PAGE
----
The Most Advanced Nuclear-Grade Natural Graphite Project in North America
Following thermal treatment, Sample A yielded graphite of 99.9992 % carbon total (“Ct”) purity, with an Equivalent Boron Concentration (“EBC”) of 0.83 parts per million (“ppm”). Sample B was upgraded to 99.9997% Ct purity, with an EBC of 0.74 ppm. These results were obtained using the same metallurgical process parameters more fully described in the Company’s technical report and preliminary economic assessment, which was filed to SEDAR on April 14th 2016, and are substantially equivalent to the results obtained from the thermal upgrading of flotation concentrate from the Company’s pilot plant program. The analytical results reported here indicate that the thermally upgraded samples from the Company’s West Block claims are suitable for nuclear applications. Complete information about EBC calculations and GDMS analysis can be found in the news release dated November 18th 2014.
Both concentrate samples were assessed at Evans Analytical Group (Liverpool, New York) by GDMS before and after thermal treatment. Flotation concentrate A was found to have an overall purity of 99.3% Ct (pre-treatment), with 32 elemental contaminants detected (range 0.08 to 2600 ppm). After thermal treatment, only six elemental contaminants were detectable at ultra-trace levels, and are best reported in parts per billion (“ppb”) concentrations: boron (220 ppb), aluminum (140 ppb), silicon (5200 ppb), nickel (80 ppb), molybdenum (2300 ppb) and tungsten (260 ppb). Flotation concentrate B was found to have an overall purity of 99.7% Ct (pre-treatment), with 24 elemental contaminants detected (range 0.05 to 1500 ppm). After thermal treatment, only four elemental contaminants were still detectable: boron (130 ppb), silicon (2300 ppb), nickel (50 ppb), and tungsten (130 ppb). The following table shows the grade of the samples as they went through the upgrading processes.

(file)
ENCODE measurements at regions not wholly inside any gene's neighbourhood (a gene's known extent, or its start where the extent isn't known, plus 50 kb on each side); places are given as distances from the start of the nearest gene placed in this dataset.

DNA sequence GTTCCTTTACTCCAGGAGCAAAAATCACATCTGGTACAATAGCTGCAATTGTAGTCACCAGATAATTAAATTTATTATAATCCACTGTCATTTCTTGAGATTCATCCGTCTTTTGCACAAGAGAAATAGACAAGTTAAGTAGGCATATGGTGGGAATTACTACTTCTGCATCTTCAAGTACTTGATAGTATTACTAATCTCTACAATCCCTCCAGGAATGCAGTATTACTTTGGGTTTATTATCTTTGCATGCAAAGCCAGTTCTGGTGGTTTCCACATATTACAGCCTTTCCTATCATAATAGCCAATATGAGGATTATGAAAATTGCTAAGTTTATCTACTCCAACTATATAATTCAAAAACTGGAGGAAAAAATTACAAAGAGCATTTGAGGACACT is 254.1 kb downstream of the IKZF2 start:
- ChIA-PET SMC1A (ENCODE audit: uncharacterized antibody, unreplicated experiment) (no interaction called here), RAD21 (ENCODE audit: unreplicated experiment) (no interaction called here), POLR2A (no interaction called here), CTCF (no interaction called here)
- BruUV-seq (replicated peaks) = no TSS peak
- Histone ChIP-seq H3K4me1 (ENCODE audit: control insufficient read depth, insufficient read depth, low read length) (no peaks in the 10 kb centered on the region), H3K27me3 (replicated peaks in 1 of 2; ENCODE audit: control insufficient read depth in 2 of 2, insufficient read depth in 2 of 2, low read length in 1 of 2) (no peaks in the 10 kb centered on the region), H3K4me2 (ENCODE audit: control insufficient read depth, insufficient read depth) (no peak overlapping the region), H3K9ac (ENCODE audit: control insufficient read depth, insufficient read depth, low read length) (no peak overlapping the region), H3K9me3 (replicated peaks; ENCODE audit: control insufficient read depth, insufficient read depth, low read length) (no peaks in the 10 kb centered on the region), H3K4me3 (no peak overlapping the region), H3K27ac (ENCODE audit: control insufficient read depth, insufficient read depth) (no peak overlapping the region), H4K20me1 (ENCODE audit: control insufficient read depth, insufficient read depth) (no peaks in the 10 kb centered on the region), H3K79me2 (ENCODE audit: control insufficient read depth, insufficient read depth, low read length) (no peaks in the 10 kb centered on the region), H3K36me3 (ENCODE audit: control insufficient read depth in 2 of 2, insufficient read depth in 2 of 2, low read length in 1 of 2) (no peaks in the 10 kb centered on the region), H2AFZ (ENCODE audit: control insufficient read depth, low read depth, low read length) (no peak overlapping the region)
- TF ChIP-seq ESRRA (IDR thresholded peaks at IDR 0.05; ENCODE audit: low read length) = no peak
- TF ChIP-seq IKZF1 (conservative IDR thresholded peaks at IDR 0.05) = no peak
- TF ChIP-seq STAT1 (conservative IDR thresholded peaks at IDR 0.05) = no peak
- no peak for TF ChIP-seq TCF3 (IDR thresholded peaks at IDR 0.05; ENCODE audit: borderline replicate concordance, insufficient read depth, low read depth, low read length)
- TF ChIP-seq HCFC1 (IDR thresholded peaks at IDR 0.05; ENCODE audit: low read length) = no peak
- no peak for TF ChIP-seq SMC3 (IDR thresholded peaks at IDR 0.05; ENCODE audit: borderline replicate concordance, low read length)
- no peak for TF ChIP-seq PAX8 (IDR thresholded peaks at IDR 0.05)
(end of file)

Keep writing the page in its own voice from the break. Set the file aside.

|Sample||Head Grade (Cg%)||Flotation Concentrate (Ct%)||Post-Treatment (Ct%)|